Tag Archives: the book of Romans

“We know that the whole creation has been groaning as in the pains of childbirth right up to the present time.”  (Romans 8:22, NIV)

Making sense of the apparent senselessness of many of the things we encounter in life is frustratingly difficult unless we maintain a perspective that is informed by God’s viewpoint.

In today’s passage, Paul states that all of creation is in transition.  If we do not believe that God’s perfect creation was — and is — corrupted by sin, it is frustratingly difficult to account for the dysfunction we see in every aspect of life.

If we do not believe that God’s plan of redemption is at work, both in the past and in the present; and that this plan is moving toward a divinely-ordered end, our frustration will soon become despair.

Do all that you must to maintain God’s point of view, particularly in the difficult spots.  – Luther

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“We can rejoice, too, when we run into problems and trials, for we know that they help us develop endurance.”  (Romans 5:3, NLT)

The only way to become a successful long-distance runner is to put in the miles over a period of time.  Anything less, and the runner fails because he or she lacks endurance.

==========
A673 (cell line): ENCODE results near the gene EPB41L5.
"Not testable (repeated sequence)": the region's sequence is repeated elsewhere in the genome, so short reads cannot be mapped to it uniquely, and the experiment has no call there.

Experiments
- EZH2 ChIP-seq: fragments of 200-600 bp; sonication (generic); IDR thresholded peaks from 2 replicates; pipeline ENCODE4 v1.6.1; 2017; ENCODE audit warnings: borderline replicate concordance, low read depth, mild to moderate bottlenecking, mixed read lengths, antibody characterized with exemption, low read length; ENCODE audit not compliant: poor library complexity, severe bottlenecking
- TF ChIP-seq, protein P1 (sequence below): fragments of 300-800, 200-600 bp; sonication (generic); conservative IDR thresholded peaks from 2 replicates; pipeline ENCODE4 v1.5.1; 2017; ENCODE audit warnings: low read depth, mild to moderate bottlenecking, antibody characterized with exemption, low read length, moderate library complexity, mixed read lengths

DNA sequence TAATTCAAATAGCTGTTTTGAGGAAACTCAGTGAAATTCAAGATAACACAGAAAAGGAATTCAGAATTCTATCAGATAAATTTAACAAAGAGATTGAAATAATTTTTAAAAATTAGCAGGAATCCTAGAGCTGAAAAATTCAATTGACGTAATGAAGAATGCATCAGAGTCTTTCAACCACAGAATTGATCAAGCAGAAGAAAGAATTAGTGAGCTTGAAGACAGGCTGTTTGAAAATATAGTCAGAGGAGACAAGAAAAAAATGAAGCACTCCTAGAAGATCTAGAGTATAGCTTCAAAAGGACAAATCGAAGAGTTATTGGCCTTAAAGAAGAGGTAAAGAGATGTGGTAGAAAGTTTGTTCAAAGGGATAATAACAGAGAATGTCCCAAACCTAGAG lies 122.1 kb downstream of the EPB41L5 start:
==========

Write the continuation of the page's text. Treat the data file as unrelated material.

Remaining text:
God is building into us endurance (perseverance) through various problems and trials as a cross-country coach might send his runners over rough, hilly, trails; and through spongy meadows, knowing that in order to overcome, a runner must first endure.

God is fitting each one of us for His purposes.  Trials and problems come into our life only with God’s permission.  He permits them only to the extent that they are necessary to run the course we cannot yet see — or to run beside the individual we have not yet met.

When we keep in mind the beneficial outcomes of our trials, we can rejoice.  – Luther

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Let us therefore make every effort to do what leads to peace and to mutual edification.  (Romans 14:19, NIV)

Is your and my ambition to do the things that lead to peace?  In our interactions with others, do we aspire to build-up the other as we seek to become better ourselves?

These are simple tasks, and within reach of each one of us.  Through obedience to God in these two things, we can change — for good — the nature of our personal relationships, our business relationships; and the atmosphere in our homes, churches, and schools.  – Luther

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